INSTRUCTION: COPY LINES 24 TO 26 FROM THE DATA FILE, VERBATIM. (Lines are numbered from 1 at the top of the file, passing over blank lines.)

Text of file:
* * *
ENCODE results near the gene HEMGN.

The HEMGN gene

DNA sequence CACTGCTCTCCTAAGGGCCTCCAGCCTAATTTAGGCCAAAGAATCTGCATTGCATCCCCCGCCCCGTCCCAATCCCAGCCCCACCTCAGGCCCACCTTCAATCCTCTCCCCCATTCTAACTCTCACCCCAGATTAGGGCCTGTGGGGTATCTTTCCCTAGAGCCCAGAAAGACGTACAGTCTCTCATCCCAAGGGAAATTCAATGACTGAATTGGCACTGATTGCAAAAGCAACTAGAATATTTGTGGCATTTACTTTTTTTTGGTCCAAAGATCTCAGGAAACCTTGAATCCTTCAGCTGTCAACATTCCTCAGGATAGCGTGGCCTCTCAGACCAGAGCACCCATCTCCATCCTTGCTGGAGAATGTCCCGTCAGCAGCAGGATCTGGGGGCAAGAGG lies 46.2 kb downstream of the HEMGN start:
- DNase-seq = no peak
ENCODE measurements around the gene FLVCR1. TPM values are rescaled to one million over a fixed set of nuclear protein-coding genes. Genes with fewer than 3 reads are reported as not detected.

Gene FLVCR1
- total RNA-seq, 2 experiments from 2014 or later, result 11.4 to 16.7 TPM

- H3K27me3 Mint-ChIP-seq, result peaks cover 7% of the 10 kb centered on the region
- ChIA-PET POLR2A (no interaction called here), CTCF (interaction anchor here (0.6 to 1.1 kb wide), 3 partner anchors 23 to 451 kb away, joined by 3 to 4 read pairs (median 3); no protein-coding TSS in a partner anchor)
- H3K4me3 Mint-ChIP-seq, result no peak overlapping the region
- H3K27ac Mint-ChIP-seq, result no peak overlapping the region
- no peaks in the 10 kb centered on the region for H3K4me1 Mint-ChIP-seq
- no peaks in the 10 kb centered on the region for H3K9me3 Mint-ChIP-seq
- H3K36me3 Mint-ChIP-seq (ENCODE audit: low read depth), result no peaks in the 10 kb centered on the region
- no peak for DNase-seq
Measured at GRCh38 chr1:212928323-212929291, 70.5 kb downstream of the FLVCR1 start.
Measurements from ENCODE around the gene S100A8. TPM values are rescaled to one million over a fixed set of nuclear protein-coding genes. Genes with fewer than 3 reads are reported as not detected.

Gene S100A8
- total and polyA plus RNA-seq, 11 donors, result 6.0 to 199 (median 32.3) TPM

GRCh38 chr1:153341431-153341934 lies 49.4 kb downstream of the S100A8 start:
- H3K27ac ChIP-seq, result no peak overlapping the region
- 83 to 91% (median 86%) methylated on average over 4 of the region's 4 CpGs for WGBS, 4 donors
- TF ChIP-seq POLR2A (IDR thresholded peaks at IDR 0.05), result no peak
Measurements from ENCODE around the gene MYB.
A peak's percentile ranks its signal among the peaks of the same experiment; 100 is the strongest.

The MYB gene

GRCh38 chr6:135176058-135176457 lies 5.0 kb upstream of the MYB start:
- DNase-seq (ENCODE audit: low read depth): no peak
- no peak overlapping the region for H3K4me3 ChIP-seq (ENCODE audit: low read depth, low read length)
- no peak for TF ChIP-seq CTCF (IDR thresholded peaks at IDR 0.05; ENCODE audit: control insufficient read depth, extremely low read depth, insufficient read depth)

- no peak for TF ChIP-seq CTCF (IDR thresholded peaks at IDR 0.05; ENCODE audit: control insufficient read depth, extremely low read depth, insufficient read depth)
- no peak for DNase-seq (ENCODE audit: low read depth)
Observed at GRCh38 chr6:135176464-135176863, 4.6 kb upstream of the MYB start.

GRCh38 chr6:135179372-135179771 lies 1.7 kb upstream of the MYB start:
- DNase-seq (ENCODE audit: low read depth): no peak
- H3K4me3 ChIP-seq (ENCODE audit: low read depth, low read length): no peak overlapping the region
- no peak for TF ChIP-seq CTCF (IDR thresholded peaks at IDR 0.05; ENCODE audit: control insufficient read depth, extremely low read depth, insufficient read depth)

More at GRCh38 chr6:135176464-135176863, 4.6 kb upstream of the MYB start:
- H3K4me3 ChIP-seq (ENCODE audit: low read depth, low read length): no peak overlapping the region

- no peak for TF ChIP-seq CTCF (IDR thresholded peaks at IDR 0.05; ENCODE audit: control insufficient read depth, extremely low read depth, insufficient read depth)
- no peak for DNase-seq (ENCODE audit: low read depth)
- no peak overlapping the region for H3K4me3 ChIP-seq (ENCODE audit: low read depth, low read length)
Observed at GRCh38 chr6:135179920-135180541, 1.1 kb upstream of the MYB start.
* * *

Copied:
Measurements from ENCODE around the gene MYB.
A peak's percentile ranks its signal among the peaks of the same experiment; 100 is the strongest.

The MYB gene